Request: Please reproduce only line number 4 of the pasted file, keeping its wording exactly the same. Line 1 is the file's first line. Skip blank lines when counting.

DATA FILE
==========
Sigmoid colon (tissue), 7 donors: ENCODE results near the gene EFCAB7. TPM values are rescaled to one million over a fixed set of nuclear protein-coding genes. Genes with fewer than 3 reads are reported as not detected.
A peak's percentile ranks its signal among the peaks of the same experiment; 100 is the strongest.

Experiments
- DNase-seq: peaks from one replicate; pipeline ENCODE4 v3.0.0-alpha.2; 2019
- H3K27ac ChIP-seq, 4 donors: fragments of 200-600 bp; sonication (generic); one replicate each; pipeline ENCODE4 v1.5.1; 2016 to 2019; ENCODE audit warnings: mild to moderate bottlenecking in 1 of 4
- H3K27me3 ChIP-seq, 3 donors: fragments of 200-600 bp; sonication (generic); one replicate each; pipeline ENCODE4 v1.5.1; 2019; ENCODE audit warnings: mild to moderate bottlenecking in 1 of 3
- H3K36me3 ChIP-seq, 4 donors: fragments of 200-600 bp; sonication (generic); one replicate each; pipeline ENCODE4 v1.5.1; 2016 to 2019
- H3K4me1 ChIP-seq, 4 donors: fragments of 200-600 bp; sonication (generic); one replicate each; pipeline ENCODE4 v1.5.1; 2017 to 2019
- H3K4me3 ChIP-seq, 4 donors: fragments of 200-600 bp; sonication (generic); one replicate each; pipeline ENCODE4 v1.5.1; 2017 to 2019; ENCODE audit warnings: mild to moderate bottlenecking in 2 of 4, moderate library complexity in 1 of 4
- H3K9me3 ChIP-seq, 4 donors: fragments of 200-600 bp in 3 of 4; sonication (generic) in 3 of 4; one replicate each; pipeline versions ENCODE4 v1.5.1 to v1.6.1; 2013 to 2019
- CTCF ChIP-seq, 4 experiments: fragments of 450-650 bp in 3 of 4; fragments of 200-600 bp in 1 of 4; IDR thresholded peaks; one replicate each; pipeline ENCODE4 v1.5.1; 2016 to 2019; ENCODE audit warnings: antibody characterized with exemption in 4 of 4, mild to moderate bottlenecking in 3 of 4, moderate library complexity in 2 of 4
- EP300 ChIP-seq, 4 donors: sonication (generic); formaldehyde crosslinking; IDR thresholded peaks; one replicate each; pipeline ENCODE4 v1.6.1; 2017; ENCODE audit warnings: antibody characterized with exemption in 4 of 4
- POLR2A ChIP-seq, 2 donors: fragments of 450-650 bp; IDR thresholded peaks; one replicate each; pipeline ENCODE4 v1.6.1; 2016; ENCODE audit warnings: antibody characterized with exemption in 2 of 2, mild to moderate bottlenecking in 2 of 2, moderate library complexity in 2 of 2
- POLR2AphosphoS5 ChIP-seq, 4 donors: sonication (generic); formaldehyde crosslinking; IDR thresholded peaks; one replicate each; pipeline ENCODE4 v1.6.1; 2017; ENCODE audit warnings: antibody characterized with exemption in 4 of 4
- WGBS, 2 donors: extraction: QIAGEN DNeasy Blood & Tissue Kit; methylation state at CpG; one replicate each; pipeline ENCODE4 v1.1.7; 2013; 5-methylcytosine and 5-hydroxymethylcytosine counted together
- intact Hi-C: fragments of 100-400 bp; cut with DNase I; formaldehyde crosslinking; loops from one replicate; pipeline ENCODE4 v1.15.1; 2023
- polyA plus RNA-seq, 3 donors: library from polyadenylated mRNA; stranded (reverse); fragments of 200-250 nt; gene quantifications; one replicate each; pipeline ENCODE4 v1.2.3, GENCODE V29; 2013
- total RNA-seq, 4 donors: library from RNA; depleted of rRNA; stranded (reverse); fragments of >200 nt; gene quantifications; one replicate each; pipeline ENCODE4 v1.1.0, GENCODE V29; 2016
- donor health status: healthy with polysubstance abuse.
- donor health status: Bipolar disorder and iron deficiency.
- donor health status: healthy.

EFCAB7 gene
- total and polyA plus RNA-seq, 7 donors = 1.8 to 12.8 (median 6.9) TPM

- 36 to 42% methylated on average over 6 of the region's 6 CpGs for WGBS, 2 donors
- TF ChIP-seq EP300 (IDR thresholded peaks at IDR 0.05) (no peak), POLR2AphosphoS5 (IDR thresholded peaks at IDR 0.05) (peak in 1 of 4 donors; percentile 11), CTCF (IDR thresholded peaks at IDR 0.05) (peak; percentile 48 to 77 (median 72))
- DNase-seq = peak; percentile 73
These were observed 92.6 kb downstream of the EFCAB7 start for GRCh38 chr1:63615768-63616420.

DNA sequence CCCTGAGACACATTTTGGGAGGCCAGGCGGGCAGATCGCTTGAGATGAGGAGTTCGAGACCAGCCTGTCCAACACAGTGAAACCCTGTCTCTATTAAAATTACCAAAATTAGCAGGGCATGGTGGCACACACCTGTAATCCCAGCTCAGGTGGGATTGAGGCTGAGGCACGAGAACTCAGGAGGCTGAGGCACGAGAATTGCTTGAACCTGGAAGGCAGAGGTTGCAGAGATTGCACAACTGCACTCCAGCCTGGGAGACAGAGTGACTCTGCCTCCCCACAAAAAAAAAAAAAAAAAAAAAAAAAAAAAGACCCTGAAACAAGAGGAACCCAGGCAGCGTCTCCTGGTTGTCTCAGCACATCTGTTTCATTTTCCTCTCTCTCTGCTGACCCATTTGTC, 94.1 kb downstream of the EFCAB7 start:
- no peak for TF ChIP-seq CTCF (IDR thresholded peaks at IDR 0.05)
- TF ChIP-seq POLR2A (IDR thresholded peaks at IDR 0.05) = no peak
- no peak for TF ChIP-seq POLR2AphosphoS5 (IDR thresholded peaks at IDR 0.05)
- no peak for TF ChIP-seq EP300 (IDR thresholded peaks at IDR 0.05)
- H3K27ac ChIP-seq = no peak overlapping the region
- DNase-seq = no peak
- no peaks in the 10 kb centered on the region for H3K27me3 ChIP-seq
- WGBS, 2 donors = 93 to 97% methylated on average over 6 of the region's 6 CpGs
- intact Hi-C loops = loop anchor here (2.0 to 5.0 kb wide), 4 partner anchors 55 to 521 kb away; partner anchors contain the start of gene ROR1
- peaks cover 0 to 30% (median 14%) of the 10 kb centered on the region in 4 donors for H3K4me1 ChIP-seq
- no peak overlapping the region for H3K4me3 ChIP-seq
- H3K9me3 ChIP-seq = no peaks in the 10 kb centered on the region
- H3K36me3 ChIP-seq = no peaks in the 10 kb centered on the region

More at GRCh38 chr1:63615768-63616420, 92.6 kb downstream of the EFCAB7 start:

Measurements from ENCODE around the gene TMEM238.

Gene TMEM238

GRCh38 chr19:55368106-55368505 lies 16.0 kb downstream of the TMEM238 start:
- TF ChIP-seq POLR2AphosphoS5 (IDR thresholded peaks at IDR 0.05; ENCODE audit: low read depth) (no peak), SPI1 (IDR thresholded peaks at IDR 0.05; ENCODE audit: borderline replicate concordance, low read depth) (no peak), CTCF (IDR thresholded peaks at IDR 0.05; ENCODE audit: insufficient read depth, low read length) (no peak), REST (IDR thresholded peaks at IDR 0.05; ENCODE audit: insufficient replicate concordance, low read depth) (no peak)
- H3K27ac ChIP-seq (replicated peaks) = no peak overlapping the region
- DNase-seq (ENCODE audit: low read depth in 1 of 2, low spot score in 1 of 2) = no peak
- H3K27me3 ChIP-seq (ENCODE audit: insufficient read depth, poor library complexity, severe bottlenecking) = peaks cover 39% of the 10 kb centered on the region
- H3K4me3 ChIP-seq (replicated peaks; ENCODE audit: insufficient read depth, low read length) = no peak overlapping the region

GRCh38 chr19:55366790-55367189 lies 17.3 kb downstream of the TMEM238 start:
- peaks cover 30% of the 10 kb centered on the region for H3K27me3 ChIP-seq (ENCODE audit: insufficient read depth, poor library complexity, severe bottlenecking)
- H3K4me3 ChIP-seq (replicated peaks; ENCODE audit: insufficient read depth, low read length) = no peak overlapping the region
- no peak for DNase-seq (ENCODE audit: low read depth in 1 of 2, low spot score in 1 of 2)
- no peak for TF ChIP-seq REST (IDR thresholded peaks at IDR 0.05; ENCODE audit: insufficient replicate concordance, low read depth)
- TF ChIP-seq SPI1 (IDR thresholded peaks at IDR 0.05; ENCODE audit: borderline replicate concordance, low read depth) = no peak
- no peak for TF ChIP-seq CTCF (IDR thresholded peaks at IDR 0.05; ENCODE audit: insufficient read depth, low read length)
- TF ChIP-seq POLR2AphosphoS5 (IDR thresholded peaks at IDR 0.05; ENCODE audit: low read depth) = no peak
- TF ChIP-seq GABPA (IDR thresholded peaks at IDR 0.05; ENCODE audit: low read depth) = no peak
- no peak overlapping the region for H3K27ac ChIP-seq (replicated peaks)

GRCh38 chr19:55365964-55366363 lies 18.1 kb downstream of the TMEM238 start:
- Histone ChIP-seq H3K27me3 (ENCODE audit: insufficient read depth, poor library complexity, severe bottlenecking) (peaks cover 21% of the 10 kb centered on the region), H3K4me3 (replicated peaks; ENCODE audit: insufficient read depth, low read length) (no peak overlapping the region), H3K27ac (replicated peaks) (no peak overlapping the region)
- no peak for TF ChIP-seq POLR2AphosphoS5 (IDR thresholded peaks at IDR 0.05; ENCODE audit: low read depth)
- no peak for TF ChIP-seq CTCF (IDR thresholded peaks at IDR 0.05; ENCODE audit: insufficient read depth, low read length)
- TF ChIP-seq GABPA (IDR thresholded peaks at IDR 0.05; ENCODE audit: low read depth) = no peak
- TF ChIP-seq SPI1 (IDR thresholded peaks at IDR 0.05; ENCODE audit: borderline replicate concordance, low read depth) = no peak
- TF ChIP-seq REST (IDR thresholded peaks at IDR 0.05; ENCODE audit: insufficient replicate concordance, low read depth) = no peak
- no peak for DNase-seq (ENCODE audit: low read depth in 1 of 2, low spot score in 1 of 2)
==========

- DNase-seq: peaks from one replicate; pipeline ENCODE4 v3.0.0-alpha.2; 2019